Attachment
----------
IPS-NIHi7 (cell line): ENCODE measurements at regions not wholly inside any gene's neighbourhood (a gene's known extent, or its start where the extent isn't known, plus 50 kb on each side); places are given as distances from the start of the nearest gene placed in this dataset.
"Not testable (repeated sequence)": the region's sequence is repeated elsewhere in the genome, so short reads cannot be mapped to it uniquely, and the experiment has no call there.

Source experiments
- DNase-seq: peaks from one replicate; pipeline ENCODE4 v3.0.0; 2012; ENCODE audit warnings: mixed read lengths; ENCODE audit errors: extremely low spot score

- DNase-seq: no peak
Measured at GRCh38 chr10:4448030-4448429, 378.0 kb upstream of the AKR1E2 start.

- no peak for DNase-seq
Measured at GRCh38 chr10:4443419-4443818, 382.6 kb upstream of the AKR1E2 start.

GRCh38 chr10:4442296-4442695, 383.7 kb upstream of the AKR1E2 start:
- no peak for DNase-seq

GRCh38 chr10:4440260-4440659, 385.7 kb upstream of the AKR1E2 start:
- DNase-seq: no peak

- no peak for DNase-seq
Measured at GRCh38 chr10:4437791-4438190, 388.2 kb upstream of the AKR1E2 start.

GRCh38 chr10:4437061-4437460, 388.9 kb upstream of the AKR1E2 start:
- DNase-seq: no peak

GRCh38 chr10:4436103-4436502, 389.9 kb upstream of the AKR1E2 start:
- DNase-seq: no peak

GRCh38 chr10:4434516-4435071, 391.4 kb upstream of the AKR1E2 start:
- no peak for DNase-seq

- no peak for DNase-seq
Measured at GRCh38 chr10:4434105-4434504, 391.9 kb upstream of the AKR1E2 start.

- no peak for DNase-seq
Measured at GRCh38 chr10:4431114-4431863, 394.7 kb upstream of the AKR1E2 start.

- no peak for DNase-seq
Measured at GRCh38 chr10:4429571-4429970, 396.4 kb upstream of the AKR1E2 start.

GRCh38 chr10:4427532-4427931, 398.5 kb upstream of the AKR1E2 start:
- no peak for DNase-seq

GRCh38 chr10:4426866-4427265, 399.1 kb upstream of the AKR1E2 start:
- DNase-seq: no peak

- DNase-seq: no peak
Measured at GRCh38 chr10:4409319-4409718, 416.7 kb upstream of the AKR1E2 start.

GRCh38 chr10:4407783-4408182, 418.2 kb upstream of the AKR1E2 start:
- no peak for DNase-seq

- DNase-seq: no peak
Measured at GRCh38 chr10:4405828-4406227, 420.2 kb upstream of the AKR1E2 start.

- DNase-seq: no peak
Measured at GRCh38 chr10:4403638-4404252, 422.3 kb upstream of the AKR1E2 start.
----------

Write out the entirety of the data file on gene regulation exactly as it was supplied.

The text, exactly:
IPS-NIHi7 (cell line): ENCODE measurements at regions not wholly inside any gene's neighbourhood (a gene's known extent, or its start where the extent isn't known, plus 50 kb on each side); places are given as distances from the start of the nearest gene placed in this dataset.
"Not testable (repeated sequence)": the region's sequence is repeated elsewhere in the genome, so short reads cannot be mapped to it uniquely, and the experiment has no call there.

Source experiments
- DNase-seq: peaks from one replicate; pipeline ENCODE4 v3.0.0; 2012; ENCODE audit warnings: mixed read lengths; ENCODE audit errors: extremely low spot score

- DNase-seq: no peak
Measured at GRCh38 chr10:4448030-4448429, 378.0 kb upstream of the AKR1E2 start.

- no peak for DNase-seq
Measured at GRCh38 chr10:4443419-4443818, 382.6 kb upstream of the AKR1E2 start.

GRCh38 chr10:4442296-4442695, 383.7 kb upstream of the AKR1E2 start:
- no peak for DNase-seq

GRCh38 chr10:4440260-4440659, 385.7 kb upstream of the AKR1E2 start:
- DNase-seq: no peak

- no peak for DNase-seq
Measured at GRCh38 chr10:4437791-4438190, 388.2 kb upstream of the AKR1E2 start.

GRCh38 chr10:4437061-4437460, 388.9 kb upstream of the AKR1E2 start:
- DNase-seq: no peak

GRCh38 chr10:4436103-4436502, 389.9 kb upstream of the AKR1E2 start:
- DNase-seq: no peak

GRCh38 chr10:4434516-4435071, 391.4 kb upstream of the AKR1E2 start:
- no peak for DNase-seq

- no peak for DNase-seq
Measured at GRCh38 chr10:4434105-4434504, 391.9 kb upstream of the AKR1E2 start.

- no peak for DNase-seq
Measured at GRCh38 chr10:4431114-4431863, 394.7 kb upstream of the AKR1E2 start.

- no peak for DNase-seq
Measured at GRCh38 chr10:4429571-4429970, 396.4 kb upstream of the AKR1E2 start.

GRCh38 chr10:4427532-4427931, 398.5 kb upstream of the AKR1E2 start:
- no peak for DNase-seq

GRCh38 chr10:4426866-4427265, 399.1 kb upstream of the AKR1E2 start:
- DNase-seq: no peak

- DNase-seq: no peak
Measured at GRCh38 chr10:4409319-4409718, 416.7 kb upstream of the AKR1E2 start.

GRCh38 chr10:4407783-4408182, 418.2 kb upstream of the AKR1E2 start:
- no peak for DNase-seq

- DNase-seq: no peak
Measured at GRCh38 chr10:4405828-4406227, 420.2 kb upstream of the AKR1E2 start.

- DNase-seq: no peak
Measured at GRCh38 chr10:4403638-4404252, 422.3 kb upstream of the AKR1E2 start.